1962 351 V6 WW 2433602 381039 23-138 L-5000 CK4491 F77
1962 351 V6 WW 2433603 381040 23-139 SP-5000 CK4491 F77
1962 401 V6 WW 2433608 381045 23-144 F77
1963 305E V6 WW 2445281 381076 23-151 1000 to
3500
CK4491 F77
1963 305C V6 WW 2445281 381076 23-151 4000 except
L & LH-4000
CK4491 F77
1963 305C V6 WW 2445282 381077 23-152 L & LH-4000 CK4491 F77
1963 351 V6 WW 2433601 381038 23-137 5000 except
L & LH-5000
CK4491 F77
1963 351 V6 WW 2433602 381039 23-138 L & LH-5000 CK4491 F77
1963 351 V6 WW 2433603 381040 23-139 SP-5000 CK4491 F77
1963 351 V6 WW 2433606 381043 23-142 Hydraulic
Governor
CK4491 F77
1963 401 V6 WW 2440817 381064 23-147 CK738 F77
1963 478 V6 WW 2440818 381065 23-148 CK738 F77
1963 702 V12 WW 2433607 381044 23-143 uses 2
7000
CK4491 F77
1964
1965
305E V6 WW 2453827 381094 23-153A except
L-Series
CK529 F77
1964
1965
305C V6 WW 2453827 381094 23-153A except
L-Series
CK529 F77
1964
1965
305C V6 WW 2456769 381103 23-158 L3500
L4000
CK529 F77
1964
1965
351 V6 WW 2433601 381038 23-137A except
L & SP series
CK4491 F77
1964
1965
351 V6 WW 2433602 381039 23-138A L4000
L5000
CK4491 F77
1964
1965
351 V6 WW 2433603 381040 23-139 SP5000 CK4491 F77
1964
1965
351 V6 WW 2433606 381043 23-142 Hydraulic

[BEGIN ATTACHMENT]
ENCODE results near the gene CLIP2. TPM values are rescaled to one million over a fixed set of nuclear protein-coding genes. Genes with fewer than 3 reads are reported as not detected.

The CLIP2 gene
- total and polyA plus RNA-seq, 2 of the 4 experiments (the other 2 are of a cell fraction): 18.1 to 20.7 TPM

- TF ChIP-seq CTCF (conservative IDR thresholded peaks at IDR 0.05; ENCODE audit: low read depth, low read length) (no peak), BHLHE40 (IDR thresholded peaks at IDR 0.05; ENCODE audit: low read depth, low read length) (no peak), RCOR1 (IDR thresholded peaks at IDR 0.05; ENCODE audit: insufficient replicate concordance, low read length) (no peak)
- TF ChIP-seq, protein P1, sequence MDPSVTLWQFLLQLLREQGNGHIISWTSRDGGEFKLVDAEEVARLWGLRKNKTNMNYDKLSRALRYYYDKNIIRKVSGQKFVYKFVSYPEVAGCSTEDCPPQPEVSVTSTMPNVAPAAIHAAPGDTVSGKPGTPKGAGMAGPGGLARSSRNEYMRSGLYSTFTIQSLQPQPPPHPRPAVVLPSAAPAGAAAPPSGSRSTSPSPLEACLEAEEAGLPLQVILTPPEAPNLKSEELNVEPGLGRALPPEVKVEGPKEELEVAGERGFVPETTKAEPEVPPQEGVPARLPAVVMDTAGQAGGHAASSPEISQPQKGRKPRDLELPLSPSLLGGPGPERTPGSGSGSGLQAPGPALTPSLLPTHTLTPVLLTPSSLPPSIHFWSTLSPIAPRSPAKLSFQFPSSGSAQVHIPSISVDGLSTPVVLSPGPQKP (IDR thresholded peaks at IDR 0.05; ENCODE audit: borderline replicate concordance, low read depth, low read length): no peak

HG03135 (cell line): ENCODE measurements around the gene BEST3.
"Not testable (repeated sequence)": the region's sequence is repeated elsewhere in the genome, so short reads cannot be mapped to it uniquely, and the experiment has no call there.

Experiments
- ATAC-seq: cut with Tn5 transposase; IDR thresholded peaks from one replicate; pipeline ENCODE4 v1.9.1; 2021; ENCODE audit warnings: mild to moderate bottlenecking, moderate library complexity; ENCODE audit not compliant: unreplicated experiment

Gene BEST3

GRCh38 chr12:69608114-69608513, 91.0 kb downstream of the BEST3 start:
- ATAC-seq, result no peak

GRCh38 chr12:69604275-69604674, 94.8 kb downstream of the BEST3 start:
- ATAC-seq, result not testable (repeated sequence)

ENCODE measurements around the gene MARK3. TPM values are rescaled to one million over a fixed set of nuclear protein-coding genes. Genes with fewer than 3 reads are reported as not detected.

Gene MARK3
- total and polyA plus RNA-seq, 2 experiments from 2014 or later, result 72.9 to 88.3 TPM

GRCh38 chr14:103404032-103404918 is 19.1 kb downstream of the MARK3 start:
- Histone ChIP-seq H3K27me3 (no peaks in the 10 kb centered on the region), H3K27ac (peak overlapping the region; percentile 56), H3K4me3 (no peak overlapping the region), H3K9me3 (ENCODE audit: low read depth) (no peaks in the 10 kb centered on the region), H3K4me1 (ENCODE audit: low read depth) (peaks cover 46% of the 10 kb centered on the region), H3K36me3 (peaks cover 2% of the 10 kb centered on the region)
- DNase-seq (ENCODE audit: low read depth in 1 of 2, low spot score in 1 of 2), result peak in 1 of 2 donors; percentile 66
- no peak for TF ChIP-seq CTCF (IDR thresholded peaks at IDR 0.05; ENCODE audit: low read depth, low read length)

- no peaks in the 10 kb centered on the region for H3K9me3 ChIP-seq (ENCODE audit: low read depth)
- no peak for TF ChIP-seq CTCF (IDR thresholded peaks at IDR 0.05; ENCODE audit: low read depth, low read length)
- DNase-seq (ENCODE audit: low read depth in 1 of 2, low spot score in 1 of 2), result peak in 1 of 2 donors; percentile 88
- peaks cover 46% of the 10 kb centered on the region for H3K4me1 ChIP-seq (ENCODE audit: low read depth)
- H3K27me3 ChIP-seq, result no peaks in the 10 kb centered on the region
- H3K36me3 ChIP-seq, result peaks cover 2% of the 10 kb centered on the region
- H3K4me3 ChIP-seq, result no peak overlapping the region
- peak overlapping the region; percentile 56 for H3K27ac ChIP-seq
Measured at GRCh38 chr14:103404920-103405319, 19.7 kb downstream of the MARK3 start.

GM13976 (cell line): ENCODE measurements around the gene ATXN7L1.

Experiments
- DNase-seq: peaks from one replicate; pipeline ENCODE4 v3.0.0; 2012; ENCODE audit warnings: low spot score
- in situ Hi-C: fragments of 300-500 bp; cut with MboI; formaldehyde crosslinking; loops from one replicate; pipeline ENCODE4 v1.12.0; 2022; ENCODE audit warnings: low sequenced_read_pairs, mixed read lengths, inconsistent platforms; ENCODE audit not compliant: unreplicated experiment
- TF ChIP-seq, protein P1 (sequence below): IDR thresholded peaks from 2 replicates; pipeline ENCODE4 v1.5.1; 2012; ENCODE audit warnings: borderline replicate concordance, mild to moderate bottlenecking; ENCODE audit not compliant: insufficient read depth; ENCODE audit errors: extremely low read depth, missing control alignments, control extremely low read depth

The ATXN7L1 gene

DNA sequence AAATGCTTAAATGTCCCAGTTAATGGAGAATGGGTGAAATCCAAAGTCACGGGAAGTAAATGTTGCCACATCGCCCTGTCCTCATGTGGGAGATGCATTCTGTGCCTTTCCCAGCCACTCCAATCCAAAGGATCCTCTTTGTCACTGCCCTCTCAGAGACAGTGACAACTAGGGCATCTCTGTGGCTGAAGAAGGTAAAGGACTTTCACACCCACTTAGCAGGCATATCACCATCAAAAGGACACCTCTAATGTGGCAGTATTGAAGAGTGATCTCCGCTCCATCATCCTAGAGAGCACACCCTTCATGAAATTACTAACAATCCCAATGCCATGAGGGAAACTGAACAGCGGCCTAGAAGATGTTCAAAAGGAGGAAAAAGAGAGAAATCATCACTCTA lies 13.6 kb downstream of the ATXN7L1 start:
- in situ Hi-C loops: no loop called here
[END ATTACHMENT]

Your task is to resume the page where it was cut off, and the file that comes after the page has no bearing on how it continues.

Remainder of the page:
Governor
CK4491 F77
1964 401 V6 WWC 2440817 381064 23-147 except W5000
SP5000
CK738
1964 401 V6 WWC 2433601 381038 23-137A W5000 CK4491
1964 401 V6 WWC 2441975 381066 23-149 SP5000 CK738
1964 478 V6 WWC 2441975 381066 23-149 SP5000 CK738
1964 478 V6 WWC 2440818 381065 23-148 6500 CK738
1964 702 V12 WW 2433607 381044 23-143 uses 2
7000
CK4491 F77
1965 305E V6
305C V6
WW 2472952 381123 23-160 except
L Series
CK50 F77
1965 305E V6
305C V6
WW 2472953 381124 23-161 L3500
L4000
CK50 F77
1965 351 V6 WW 2472954 381126 23-163 except
L & SP series
CK526 F77
1965 351 V6 WW 2472955 381127 23-164 L5000 CK526 F77
1965 351 V6 WW 2472956 381128 23-165 SP5000 CK526 F77
1965 351 V6 WW 2472958 381131 23-168 Hydraulic
Governor
CK526 F77
1965 401 V6 WWC 2472960 381134 23-171 All H Series CK738
1965 401 V6
478 V6
WWC 2472961 381135 23-172 SP5000 CK738
1966 305C V6 WW 2485214 381164 23-181 HM-5500 CK50 F77
1966 351C V6 WW 2485215 381165 23-182 HM-5500
HM/JM-7500
CK526 F77
1966 351C V6 WW 2472955 381127 23-164 TM-7500 CK526 F77
1966 351M V6 WW 2487147 381168 23-185 RM-7500 CK738 F77
1966 351M V6 WW 2483900 381167 23-184 HM/JM/TM-7500
HM/TM-8500
CK738 F77